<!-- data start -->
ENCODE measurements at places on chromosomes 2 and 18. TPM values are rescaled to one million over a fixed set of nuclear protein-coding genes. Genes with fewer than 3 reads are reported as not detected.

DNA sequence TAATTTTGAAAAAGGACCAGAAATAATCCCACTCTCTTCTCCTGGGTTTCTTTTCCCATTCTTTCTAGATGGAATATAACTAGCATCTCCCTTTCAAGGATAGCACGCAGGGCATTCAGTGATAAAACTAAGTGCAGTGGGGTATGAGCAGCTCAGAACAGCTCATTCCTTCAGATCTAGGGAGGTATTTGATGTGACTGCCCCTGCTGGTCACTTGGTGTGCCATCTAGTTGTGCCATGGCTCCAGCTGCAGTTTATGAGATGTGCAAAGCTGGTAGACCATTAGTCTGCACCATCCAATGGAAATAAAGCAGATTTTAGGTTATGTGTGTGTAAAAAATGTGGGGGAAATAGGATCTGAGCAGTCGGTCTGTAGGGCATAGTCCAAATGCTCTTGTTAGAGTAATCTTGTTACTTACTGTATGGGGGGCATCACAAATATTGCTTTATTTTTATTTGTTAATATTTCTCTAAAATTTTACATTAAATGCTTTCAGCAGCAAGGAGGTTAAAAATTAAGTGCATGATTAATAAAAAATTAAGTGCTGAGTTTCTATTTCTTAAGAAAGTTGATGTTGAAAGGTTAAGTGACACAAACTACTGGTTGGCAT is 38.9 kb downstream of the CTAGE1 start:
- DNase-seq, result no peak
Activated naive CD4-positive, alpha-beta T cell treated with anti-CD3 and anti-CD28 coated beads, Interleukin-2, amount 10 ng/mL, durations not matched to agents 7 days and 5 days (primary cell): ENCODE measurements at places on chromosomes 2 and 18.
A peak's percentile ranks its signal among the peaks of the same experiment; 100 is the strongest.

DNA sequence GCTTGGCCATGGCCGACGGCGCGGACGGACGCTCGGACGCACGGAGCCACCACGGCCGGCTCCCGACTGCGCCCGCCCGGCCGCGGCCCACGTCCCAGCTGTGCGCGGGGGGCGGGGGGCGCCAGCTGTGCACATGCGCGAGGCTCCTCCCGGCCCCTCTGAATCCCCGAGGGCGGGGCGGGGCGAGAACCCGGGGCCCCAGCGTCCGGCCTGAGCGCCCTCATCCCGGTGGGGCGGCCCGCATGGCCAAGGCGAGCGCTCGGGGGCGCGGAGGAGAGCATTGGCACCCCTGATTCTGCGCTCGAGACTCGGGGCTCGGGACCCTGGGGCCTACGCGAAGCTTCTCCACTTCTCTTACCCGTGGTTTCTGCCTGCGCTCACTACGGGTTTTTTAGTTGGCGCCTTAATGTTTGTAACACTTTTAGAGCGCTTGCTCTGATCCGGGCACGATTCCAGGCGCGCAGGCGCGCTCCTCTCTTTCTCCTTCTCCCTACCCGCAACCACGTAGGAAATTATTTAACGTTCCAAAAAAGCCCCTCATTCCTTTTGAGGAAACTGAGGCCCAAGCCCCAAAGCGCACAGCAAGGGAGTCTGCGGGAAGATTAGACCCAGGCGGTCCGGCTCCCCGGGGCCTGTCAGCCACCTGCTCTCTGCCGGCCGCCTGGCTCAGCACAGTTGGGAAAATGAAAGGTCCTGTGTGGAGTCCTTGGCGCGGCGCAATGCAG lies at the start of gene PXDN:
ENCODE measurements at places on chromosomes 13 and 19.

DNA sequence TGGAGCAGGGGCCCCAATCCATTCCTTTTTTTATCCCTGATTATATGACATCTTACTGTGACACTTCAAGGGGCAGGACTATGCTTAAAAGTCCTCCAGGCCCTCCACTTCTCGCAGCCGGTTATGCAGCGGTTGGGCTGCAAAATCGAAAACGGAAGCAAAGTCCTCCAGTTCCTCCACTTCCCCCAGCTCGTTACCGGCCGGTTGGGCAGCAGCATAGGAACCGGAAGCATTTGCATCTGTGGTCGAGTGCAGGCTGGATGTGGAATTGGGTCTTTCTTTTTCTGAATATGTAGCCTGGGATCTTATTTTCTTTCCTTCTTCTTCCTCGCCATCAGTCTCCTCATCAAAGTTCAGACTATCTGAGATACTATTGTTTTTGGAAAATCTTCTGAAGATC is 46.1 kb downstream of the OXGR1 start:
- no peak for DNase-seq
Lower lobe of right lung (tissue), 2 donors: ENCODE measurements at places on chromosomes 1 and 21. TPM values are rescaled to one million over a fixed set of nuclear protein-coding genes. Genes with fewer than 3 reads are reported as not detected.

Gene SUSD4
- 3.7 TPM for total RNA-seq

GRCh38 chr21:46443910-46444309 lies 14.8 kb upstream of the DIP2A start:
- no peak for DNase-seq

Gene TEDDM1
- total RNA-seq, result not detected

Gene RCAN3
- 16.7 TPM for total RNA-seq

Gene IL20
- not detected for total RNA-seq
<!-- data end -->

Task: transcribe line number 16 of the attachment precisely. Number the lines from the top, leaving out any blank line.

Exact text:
- total RNA-seq, result not detected